How do you know when you first meet someone that they will become your friend for life? I certainly had no idea when I first met Carol Hatton.
Initially we connected because she reached out her hand. Who knew it would be our breasts that would connect us for life.
What drew Carol to me was my struggle against breast cancer—she offered friendship and caring, when I felt most alone and most desperately in need. We could not have imagined the tables would turn a few years later. Nor could we have imagined that with my dire prognosis, it would be Carol who recurred.
Given what we shared, there were some definite differences. Most obviously, Carol was amazingly efficient and organized—while I’m….not.
And there was another difference. If our roles had been reversed, I’m not sure how I would have felt and sometimes I used to wonder how she could stand being around me—wasn’t I a constant reminder of how capricious and cruel cancer can be? Clearly that was not Carol’s way of thinking—proven by examples in her life.
A few years ago four of us went out to lunch. It was held at Carol’s initiative—and it was the genesis of a much larger initiative— Carol’s idea to start a local campaign that would pay to bring the latest diagnostic digital equipment to our local breast center.
At the time, of all the women who ended up getting involved, Carol was the only one currently battling cancer herself. Again, I remember thinking that if I were fighting for my life, I’m not so sure I would have been unselfish enough to forget about myself enough to focus on helping others.
That wasn’t who Carol was, and not what Carol did. That small lunch turned into a major campaign spearheaded by Carol, which quickly raised more than $2.5 million.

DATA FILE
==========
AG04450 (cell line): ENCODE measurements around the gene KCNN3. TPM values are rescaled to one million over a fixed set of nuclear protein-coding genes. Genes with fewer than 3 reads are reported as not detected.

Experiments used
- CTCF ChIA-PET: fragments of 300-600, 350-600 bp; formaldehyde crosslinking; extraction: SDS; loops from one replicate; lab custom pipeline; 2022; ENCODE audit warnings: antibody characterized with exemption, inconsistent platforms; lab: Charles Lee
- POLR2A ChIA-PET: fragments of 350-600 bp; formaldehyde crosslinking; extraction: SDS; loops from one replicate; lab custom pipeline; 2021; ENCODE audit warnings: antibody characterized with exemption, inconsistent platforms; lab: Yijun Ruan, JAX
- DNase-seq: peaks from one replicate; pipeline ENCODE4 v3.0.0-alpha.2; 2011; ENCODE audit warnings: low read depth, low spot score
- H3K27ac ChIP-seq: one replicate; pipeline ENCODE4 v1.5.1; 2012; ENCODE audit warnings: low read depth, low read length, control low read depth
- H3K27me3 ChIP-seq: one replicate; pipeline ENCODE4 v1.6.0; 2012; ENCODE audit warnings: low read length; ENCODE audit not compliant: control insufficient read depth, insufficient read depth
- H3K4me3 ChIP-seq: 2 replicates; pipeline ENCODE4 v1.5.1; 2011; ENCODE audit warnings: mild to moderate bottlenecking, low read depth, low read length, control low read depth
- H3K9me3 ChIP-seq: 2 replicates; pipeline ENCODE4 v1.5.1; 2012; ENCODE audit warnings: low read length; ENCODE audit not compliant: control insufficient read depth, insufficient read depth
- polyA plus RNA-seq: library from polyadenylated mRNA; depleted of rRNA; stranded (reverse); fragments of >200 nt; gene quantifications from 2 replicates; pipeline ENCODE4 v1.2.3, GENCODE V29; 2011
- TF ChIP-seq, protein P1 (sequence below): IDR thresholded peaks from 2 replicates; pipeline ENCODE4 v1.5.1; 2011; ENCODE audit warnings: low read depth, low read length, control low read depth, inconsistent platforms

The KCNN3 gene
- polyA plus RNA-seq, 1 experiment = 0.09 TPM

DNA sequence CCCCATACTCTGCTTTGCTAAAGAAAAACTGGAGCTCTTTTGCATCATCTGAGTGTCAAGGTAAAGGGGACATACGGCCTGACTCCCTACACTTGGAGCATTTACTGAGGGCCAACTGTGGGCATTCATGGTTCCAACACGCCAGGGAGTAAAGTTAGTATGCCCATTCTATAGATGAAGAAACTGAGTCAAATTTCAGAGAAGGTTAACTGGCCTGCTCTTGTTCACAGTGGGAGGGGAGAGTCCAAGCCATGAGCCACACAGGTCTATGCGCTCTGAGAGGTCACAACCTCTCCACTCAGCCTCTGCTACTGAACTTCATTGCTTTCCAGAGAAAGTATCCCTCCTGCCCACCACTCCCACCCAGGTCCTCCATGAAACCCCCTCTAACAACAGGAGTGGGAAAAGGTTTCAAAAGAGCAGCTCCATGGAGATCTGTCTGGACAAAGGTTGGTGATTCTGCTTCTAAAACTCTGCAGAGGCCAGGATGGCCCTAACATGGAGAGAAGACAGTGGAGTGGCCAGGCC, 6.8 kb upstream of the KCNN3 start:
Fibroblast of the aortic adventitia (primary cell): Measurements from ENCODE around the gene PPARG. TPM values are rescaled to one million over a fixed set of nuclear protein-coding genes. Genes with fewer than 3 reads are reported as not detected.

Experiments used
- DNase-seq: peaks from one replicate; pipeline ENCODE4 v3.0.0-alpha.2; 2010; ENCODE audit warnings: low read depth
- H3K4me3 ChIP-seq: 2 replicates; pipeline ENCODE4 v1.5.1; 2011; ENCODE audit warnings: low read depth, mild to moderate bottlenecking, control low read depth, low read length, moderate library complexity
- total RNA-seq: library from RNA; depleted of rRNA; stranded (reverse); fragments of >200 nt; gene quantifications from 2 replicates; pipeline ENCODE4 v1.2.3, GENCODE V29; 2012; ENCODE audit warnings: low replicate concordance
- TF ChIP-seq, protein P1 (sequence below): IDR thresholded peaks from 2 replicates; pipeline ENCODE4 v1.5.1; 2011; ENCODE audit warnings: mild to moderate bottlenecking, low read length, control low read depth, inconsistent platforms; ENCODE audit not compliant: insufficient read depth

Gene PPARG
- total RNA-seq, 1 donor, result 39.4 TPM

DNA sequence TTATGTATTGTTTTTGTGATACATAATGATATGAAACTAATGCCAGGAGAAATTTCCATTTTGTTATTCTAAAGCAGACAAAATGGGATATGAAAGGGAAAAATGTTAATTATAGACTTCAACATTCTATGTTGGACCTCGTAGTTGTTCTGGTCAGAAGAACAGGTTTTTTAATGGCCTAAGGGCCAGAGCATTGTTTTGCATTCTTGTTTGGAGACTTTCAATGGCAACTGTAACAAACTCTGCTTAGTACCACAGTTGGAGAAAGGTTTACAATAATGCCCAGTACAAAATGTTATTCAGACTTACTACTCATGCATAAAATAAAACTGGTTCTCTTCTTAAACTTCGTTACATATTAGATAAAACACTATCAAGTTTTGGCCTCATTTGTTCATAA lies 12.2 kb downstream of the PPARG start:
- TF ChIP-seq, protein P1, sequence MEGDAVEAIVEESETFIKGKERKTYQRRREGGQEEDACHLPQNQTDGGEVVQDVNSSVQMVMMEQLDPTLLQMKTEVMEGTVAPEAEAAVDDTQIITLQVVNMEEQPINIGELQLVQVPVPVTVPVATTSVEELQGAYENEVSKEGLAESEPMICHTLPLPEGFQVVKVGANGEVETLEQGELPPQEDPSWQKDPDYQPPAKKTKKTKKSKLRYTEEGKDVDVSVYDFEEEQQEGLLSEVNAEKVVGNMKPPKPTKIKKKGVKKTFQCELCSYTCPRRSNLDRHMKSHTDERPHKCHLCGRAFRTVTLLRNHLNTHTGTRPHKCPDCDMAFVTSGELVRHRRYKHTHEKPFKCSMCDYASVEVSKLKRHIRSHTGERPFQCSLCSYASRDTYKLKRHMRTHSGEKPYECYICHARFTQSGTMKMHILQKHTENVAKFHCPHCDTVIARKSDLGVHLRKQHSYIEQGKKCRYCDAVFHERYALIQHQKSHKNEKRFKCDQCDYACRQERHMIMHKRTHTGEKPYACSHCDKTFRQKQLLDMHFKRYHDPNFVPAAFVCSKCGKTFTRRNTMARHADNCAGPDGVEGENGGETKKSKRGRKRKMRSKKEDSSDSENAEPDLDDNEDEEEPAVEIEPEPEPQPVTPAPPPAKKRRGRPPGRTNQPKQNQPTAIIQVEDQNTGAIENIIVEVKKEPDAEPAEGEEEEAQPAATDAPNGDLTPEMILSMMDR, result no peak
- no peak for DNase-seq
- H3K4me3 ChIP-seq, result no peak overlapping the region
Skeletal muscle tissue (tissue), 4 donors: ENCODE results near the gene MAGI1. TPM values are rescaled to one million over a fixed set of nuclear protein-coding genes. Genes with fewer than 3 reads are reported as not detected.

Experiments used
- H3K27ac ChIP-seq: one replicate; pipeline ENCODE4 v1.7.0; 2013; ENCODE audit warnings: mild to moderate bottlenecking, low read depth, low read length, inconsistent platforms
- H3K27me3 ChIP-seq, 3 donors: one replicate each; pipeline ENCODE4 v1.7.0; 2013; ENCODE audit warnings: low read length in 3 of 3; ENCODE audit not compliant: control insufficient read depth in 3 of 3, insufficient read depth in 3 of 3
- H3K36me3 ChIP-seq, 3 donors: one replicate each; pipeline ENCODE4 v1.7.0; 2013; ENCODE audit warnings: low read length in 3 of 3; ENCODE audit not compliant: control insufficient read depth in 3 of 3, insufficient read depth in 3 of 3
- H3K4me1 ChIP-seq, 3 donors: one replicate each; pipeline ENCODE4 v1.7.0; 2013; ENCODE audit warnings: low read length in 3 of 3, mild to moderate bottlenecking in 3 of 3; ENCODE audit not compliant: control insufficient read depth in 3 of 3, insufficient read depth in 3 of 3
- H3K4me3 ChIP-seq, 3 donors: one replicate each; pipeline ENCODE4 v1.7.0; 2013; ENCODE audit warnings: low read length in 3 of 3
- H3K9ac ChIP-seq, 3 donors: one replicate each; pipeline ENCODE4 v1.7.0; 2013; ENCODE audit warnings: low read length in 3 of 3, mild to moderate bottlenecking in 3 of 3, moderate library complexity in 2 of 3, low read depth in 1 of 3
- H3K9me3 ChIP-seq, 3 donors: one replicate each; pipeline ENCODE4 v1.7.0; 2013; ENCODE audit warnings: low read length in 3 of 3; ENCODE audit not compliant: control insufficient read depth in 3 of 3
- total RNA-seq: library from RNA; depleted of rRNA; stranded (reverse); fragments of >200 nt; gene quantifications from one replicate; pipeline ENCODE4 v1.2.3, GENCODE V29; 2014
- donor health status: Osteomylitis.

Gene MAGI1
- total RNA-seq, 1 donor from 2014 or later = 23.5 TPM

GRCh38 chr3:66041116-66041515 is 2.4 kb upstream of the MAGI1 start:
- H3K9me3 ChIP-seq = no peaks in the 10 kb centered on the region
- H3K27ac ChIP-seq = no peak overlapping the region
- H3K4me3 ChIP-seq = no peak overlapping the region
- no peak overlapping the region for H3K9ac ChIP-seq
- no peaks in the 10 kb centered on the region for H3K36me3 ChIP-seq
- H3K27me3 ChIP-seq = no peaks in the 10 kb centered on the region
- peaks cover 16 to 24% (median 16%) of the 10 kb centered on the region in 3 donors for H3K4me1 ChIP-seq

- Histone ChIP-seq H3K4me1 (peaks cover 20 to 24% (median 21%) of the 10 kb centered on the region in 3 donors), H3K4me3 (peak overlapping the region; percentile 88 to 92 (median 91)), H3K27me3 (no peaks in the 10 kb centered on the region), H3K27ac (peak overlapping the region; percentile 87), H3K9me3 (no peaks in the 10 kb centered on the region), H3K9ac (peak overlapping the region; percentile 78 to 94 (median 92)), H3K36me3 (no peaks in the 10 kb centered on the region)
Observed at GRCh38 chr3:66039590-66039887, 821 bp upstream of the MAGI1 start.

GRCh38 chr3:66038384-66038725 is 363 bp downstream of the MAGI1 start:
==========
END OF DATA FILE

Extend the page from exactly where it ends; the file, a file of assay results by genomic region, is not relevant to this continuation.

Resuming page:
Sadly and ironically, Carol died soon after the campaign succeeded—just after the birth of her first grandchild.
Hazel won’t know her grandma, but she will definitely know her legacy.
She’ll be there with Carol’s entire family at a ceremony on October 1, when the Community Hospital Breast Center will be officially renamed the Carol Hatton Breast Center. (I’ll be there, too with one of my Boobalas donated for the occasion.) And additional funds raised are now part of the Carol Hatton Fund for Women in Need, which provides diagnostic breast care to local women who can’t afford it.
Probably Carol would feel humbled, but also honored.
Two years after she died, she is terribly missed. Yet this fitting, well-deserved tribute ensures that she will always be remembered as who she was—to me, and all the other women who will pass through the doors of the building that now bears her name: Carol Hatton: Breast Friend Forever.
Nancy's Point says
What a lovely tribute to your friend. I’m sorry for your loss. I think we need more awareness of this type this month; the type that reminds us breast cancer is a deadly disease and not pretty at all.
Darryle Pollack says
Thanks so much, Nancy, for your comment and thoughts. Carol truly was a rare person, deeply missed by everyone who knew her. And you’re right that it’s a sad reminder this month that breast cancer is not “pretty in pink.”